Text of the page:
It’s an exceptionally brilliant sunny morning here in Cowtown. The sun reflecting off the snow-covered lawns makes everything brighter. It won’t stick around too long as the forecast calls for a warming trend this coming week. The long-awaited precipitation is welcome news to Opal’s Farm and the rest of North Central Texas. We’re moving deeper into a drought phase, so even snow and ice are welcome (if the power stays on anyway…)

Most folks here were not looking forward to this recent cold snap. The power outages, broken pipes, water shortages, and deaths from last year’s major freeze were still too fresh. Everyone was afraid of a repeat this year. The rest of the country must’ve been watching as well. Momma called from Kentucky to make sure we were okay – North Texas made the national news. I’m somewhat embarrassed that everyone doubts Texans can survive a couple of inches of snow and freezing temperatures, but after last year I understand.

The ice and snow are on there way out and it’ll be seventy degrees by next weekend. Our family stayed warm with no power outages, broken pipes, or water shutoffs. The winter crops survived the cold and life goes on here in Cowtown. If truth be told, a couple of days of Arctic blast just aren’t that big of a deal, but I’m grateful to be inside this morning and to have time to read and write…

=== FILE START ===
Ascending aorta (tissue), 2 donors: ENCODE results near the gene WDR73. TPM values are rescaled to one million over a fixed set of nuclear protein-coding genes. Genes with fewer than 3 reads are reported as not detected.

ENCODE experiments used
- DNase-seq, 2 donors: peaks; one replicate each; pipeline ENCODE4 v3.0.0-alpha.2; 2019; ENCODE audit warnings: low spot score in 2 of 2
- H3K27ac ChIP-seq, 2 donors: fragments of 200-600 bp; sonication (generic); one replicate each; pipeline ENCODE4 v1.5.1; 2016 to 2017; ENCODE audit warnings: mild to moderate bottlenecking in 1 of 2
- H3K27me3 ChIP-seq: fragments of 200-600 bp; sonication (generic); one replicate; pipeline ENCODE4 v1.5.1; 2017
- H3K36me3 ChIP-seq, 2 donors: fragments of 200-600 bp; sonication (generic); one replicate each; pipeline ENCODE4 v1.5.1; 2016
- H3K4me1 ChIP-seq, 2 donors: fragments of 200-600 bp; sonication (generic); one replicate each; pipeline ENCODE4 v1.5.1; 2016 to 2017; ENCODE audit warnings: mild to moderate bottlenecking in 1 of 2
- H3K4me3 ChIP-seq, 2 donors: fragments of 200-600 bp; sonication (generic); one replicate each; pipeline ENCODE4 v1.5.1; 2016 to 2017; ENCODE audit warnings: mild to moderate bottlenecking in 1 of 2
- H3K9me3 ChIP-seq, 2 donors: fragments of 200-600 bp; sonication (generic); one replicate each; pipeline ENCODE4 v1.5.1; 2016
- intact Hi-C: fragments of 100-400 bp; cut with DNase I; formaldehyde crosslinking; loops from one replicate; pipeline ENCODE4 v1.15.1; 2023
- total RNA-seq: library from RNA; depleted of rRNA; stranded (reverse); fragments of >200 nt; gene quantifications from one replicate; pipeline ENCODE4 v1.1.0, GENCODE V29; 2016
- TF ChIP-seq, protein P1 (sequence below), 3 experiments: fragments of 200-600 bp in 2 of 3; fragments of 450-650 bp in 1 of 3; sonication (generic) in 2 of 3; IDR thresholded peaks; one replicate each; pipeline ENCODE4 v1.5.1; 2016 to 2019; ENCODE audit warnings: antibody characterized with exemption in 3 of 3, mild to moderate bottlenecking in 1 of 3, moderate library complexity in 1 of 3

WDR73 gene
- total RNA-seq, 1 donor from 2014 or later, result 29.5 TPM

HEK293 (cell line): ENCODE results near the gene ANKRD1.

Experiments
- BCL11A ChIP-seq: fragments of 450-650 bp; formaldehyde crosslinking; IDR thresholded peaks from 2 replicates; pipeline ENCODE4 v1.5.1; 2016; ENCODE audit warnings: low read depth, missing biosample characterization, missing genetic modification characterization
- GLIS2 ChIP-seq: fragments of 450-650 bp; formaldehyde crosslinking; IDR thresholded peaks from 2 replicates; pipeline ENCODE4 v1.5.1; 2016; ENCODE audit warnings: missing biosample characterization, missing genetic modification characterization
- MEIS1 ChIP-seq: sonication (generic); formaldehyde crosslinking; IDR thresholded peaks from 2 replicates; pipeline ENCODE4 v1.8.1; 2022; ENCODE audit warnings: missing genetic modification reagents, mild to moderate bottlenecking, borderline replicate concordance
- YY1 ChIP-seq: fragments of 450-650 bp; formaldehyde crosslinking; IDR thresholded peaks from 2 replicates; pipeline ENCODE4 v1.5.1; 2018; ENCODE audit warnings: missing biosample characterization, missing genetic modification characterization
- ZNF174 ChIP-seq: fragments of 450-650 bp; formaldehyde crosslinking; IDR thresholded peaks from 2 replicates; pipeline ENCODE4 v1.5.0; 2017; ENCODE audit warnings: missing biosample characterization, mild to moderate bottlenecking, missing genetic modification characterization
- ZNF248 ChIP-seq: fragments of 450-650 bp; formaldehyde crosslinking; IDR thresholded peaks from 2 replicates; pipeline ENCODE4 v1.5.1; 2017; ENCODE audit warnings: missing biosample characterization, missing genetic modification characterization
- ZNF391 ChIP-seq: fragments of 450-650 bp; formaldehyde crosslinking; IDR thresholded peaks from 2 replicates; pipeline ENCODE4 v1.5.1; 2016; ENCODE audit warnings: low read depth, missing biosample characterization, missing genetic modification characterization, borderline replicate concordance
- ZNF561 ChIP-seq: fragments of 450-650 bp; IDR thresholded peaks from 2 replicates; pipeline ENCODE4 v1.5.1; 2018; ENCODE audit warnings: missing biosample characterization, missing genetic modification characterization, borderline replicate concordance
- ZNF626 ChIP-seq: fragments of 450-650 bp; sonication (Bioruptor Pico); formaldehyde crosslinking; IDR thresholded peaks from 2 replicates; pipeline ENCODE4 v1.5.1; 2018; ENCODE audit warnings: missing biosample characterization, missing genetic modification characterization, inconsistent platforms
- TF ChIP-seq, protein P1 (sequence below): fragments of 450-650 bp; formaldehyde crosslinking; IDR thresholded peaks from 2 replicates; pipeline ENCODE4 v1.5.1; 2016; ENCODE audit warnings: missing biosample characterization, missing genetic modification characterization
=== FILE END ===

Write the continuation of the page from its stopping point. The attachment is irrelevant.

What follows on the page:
I reread the Book of Joel for this morning’s meditation. When I was a kid, I very proudly told everyone that our family was in the Bible. I made up a lot of stories about my heritage and who I was so I could feel some value to my schoolmates. I may not have known much about my birth family when I was a kid, so I embellished the lineage of my adopted one. That’s another story for another day…

Back to the Book of Joel…

Joel is probably one of the truly “minor” minor prophets. He doesn’t talk about exciting things like invading foreign powers or wars, you know, the big stuff. Instead, he writes about an invasion of locusts that have left the country destitute and hungry. His story would likely be buried a few pages deep in today’s newspapers. Bugs and hungry people don’t sell advertising very well, particularly when they’re somewhere “over there”. Honestly, I never paid him much mind even if we did share a name.

(Aside – As an adult I now know I’m completely unrelated to him. His father’s name was Pethuel. There is no one in my family tree by that name…)